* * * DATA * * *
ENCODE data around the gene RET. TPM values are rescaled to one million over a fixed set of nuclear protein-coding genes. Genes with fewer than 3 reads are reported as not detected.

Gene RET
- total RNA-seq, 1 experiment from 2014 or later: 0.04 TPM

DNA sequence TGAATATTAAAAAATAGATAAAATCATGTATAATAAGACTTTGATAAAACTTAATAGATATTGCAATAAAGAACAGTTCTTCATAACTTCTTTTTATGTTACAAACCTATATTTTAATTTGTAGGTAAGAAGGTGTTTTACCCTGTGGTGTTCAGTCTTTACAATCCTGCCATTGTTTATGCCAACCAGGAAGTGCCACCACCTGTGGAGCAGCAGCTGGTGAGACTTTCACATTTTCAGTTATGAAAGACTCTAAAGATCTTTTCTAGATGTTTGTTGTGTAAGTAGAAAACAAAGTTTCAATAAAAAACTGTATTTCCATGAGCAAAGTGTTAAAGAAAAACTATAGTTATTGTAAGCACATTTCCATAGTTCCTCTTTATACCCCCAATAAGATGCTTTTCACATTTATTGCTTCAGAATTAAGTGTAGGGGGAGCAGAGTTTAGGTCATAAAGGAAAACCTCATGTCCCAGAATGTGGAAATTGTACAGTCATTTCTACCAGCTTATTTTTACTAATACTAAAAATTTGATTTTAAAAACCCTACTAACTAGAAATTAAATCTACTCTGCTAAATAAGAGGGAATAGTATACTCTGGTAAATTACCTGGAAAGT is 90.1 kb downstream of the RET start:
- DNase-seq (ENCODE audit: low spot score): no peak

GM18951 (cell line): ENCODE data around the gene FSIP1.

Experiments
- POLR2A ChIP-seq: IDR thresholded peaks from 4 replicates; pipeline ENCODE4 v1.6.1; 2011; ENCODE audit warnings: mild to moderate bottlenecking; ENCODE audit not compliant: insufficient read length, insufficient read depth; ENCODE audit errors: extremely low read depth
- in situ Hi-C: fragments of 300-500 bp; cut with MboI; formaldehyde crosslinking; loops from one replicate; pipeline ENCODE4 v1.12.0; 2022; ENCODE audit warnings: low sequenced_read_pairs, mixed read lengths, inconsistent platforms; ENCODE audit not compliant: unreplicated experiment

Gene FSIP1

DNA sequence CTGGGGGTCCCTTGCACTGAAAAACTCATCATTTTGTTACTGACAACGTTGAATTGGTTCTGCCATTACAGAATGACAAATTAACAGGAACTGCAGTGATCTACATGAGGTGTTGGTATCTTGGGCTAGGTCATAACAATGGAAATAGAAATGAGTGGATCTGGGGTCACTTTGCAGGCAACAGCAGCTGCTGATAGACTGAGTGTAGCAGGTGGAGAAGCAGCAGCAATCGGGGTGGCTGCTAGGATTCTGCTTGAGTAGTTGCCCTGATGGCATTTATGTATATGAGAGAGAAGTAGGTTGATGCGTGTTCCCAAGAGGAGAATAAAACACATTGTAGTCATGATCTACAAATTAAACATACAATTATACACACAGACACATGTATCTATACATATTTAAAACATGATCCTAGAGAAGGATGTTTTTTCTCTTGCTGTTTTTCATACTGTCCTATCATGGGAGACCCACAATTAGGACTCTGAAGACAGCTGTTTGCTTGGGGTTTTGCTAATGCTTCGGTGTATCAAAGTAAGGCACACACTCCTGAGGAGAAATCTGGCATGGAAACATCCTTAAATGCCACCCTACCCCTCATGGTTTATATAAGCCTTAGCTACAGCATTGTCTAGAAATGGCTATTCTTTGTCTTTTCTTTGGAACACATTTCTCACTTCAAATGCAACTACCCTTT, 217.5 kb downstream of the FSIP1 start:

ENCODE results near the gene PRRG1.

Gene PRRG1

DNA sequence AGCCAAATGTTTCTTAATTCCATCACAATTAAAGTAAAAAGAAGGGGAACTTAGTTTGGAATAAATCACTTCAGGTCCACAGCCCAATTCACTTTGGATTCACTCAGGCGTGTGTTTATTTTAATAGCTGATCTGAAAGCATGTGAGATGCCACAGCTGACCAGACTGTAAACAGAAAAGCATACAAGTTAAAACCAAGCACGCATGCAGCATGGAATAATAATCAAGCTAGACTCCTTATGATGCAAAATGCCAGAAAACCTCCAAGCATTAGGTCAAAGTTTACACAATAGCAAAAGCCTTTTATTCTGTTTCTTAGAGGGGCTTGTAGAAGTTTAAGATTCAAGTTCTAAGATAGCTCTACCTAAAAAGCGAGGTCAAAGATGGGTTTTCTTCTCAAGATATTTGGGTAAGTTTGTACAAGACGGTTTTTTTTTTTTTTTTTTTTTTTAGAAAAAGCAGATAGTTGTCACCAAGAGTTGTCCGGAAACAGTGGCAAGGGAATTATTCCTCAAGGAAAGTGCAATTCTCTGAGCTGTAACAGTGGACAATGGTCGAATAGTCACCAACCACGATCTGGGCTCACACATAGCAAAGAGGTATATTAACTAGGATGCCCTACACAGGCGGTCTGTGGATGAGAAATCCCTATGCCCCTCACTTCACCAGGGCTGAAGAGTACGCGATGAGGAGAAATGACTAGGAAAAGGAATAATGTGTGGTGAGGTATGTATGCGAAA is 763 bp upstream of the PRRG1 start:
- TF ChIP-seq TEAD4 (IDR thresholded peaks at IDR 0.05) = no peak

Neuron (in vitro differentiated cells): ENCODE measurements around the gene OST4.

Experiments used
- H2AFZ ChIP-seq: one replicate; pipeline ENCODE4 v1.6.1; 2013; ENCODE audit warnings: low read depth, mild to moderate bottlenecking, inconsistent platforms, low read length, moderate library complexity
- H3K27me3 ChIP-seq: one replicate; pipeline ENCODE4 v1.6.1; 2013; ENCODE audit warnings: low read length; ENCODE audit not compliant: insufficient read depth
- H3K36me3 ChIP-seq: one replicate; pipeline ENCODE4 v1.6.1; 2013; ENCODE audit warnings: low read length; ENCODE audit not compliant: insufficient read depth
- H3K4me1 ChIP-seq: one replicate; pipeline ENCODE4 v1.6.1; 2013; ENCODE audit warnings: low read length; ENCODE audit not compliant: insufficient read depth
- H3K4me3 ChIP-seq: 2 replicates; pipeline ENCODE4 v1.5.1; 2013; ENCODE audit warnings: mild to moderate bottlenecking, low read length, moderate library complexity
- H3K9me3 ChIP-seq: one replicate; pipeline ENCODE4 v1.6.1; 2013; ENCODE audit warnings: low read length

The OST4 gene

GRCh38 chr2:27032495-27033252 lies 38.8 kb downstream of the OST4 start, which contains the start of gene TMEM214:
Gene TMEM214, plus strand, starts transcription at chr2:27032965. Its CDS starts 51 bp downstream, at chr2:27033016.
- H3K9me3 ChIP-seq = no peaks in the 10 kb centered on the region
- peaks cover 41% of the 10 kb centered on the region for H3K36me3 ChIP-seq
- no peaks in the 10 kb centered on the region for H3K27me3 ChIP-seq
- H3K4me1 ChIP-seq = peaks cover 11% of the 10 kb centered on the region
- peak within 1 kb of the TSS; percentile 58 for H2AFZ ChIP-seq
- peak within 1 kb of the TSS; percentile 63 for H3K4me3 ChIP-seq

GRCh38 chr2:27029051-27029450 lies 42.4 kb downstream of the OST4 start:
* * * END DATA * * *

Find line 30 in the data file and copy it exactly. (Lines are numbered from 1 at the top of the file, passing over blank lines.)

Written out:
- H3K4me1 ChIP-seq = peaks cover 11% of the 10 kb centered on the region